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WorkHappy Spotlight: Kelly Bain, Manager and Buyer at Sue’s II
WorkHappy Spotlight

WorkHappy Spotlight: Kelly Bain, Manager and Buyer at Sue’s II

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Kelly Bain

Sue Hefner and her daughter, Kelly Bain, pose inside of Sue's II women's clothing boutique and wig shop. 

When Kelly Bain’s parents, Clyde and Sue Hefner, purchased Pee Wee Shop in Benton in 1970, the family was simply focused on overcoming all the challenges required to successfully open a new business.

Now 50 years and thousands of customers later, Sue’s II is set to celebrate its golden anniversary this week.

Sue’s II is now a women’s clothing, accessories and wigs boutique offering a wide array of fashionable wares. The business started as a children’s boutique in 1970 before the family opened a second location in 1980 and then added another building on Benton Public Square in 1985. The third location eventually housed the two existing businesses as the family merged them into one.

Kelly recently sat down with us to discuss the evolution of Sue’s, as well as her love for fashion and her customers. Visit Sue’s in Benton (1201 Public Square, Benton, 62812) on July 9-11 to find some great deals and help the family celebrate 50 years.

Fifty years is quite an achievement. What do you attribute your success to?

I attribute our 50 years of success to many things. My parents paved the way with hard work, a great work ethic, dedication, consistency and integrity. We have continued to change with the times to bring our customers what they wanted to buy. We constantly were looking for new and exciting things to stock in our store. You must be innovative to have a successful business.

You originally planned this for April and had to put it on hold due to COVID-19. Did you ever have doubts that you’d be able to re-open?

We had looked so forward to celebrating our 50th anniversary. I had counted the days down for two years. April 1 couldn’t get here soon enough. We had to close the store March 21 due to the pandemic. What a disappointment for our family, but we weren’t the only ones dealing with letdowns.

How did you shift your business model to stay relevant with people?

During the pandemic it was sketchy as to when we would be able to reopen. As each day passed, we were presented with more challenges. We continued to receive merchandise daily that had been ordered six months prior, but we couldn’t be open to sell our merchandise.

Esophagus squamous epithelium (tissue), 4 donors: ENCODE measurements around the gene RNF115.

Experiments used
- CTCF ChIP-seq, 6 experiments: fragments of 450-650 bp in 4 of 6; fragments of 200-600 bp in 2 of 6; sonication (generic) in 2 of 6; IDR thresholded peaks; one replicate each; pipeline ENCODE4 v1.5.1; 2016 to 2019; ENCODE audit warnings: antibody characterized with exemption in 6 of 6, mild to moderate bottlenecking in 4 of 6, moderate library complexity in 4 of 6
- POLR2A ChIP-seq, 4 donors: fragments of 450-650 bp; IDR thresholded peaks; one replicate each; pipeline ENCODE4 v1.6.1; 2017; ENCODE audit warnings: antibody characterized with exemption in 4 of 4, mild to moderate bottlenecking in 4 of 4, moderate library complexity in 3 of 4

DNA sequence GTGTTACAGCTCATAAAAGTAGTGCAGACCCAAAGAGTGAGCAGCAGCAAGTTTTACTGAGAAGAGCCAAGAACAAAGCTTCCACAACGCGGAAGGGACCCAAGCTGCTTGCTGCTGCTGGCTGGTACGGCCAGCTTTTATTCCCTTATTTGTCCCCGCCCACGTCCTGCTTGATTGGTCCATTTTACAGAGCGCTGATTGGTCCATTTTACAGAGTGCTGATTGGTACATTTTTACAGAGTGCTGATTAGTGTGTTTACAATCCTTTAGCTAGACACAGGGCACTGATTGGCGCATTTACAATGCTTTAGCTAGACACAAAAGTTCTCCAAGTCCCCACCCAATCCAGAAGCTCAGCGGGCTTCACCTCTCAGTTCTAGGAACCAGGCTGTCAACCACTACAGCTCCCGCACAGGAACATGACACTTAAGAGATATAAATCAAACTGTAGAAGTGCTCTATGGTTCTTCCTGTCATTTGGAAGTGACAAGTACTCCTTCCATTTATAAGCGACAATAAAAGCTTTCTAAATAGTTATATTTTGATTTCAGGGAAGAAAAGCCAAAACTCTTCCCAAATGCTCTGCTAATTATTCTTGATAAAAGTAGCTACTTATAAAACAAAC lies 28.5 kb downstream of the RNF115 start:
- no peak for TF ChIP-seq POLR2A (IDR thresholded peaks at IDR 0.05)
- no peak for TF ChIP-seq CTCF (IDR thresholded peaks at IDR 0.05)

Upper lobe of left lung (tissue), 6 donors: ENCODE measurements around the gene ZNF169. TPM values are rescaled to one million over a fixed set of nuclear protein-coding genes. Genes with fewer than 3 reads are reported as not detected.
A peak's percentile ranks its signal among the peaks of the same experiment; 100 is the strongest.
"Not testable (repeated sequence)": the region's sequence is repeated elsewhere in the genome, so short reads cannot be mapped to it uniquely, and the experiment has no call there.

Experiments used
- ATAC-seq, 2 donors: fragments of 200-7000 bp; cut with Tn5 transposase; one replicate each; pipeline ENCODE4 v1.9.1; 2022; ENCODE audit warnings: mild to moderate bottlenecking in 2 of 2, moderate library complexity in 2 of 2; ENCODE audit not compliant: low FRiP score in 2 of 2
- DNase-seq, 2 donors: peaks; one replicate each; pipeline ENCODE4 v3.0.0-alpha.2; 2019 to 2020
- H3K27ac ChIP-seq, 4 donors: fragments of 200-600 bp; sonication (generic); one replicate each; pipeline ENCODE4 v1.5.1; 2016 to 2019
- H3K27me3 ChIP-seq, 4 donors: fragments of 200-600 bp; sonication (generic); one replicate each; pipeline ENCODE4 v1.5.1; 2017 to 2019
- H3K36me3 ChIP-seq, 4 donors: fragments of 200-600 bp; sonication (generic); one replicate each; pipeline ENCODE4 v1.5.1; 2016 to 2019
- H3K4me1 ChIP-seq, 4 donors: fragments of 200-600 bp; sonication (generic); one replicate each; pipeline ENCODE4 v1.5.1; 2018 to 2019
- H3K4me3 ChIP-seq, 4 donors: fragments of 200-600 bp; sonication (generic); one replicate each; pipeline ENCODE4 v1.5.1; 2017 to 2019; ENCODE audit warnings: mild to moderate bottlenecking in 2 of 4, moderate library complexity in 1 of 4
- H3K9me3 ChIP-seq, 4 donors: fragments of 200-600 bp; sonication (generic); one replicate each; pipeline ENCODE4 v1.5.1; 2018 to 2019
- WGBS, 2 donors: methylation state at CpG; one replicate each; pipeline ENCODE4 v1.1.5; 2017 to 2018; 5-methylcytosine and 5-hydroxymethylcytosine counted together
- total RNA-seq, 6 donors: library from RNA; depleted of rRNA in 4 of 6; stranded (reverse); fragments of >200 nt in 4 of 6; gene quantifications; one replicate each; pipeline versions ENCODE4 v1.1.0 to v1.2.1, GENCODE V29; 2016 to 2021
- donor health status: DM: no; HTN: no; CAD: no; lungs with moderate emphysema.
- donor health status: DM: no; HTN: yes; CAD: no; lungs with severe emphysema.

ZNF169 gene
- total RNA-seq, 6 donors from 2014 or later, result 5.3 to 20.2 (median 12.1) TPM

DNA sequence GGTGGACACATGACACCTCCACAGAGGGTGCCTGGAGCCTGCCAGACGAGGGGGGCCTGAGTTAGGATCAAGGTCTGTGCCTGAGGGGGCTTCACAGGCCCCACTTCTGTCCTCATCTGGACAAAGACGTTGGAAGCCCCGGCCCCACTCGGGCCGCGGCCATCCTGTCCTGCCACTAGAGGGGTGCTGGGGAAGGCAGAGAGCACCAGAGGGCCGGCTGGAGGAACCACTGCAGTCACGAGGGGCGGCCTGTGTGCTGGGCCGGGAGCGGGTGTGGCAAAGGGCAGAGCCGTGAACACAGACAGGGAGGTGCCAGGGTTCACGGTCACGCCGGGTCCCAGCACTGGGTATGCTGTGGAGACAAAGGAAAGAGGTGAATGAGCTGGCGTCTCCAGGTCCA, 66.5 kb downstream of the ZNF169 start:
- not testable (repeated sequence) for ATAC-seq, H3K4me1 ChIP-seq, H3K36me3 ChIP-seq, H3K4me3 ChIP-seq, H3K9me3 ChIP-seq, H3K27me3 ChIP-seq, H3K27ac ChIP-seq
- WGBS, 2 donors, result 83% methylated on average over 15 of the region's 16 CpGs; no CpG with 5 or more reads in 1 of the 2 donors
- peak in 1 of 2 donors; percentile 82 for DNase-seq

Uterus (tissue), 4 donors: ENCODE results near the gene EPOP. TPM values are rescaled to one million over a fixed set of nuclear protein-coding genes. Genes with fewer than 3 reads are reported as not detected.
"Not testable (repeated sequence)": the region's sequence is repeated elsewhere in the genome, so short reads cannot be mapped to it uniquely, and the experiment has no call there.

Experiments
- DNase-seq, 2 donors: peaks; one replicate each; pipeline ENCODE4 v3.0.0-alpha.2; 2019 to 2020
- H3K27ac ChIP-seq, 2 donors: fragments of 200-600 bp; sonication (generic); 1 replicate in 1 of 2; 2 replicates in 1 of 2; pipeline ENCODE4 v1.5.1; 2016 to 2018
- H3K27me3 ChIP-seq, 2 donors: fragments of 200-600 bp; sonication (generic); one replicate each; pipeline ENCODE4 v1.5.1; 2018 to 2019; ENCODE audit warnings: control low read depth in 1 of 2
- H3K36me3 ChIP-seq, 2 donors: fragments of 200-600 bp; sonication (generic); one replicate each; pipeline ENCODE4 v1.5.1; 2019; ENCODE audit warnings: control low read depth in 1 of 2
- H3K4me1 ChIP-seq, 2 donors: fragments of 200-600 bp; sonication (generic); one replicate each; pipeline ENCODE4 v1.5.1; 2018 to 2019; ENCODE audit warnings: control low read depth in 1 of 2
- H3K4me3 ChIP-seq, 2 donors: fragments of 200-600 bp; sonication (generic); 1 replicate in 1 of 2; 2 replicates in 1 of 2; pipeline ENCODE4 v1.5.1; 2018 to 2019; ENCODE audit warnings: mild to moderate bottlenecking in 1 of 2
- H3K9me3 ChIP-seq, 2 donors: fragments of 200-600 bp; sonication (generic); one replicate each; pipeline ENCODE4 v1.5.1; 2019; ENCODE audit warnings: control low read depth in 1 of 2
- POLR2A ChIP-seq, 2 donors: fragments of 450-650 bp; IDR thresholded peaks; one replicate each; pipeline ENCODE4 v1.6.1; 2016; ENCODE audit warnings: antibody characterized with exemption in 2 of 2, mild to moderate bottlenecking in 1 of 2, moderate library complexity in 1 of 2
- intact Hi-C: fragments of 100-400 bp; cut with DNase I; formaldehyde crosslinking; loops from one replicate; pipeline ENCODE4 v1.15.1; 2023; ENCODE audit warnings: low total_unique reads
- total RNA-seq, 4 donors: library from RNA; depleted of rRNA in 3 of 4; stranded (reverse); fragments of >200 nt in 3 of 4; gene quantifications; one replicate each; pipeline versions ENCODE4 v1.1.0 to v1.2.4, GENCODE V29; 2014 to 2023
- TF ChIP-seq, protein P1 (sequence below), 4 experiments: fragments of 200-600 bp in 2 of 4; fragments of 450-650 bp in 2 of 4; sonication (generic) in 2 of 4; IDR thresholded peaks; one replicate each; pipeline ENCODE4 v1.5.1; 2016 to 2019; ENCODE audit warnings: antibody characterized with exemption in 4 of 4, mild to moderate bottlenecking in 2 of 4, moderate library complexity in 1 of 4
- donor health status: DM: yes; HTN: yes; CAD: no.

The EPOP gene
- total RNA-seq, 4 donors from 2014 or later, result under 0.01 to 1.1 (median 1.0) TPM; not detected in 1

I wanted to be available to our customers who buy wigs on a regular basis, so I had the store phone forwarded to my cell. I then had curb service available and special appointments. As soon as we were able to get open again, our customers welcomed us back with open arms.

What do you have planned for your 50th anniversary?

For our 50th anniversary we are planning a party in the store July 9, 10 and 11. We are giving away four $50 gift certificates. We will have special discounts throughout the store and giving away free tote/beach bags with any purchase.

You’re very active on Facebook and get great engagement from your followers. How important has social media been to the success of the store over the years?

Social media has become very important to our day to day business. People are busy and they love to shop whiles scrolling through Facebook. They love it! Times have certainly changed and we try to showcase our store to prospective customers on Facebook. Facebook has been a great platform to reach new customers for extra sales.

When selling fashion items like clothes and wigs, you’re helping people with essential items, but also helping them feel better about the way they look. How does it feel to be such an important part of people’s lives?

I was 10 years old when my parents purchased the Pee Wee Shop. Growing up in the clothing business, I have always loved fashion. I truly have a passion for fashion! I enjoy my role as a buyer, seeing what the new styles and colors are going to be six months before they arrive in the stores.

About 36 years ago I felt we needed something else or I needed to feel I had more of a purpose. We started carrying wigs in the store. This was when I felt that I had arrived at what I was supposed to do in life. I absolutely love helping people feel good about themselves. I feel like I have done my job when a customer gives me a hug and says, “thank you for making me feel pretty again.”

What has the road to career happiness been like for you? What have been some of your primary challenges and how did you overcome them?

I have always enjoyed my career. I love the friendships I have built along the way. Our customers are like family to me and I love helping people.

Joe Szynkowski is a Sr. Director for NuVinAir Global, a Dallas-based company disrupting the automotive industry. Thanks to technology, he does so happily from his home east of Marion. Email Joe@TheUpWriteGroup.com for more guidance on work happiness.

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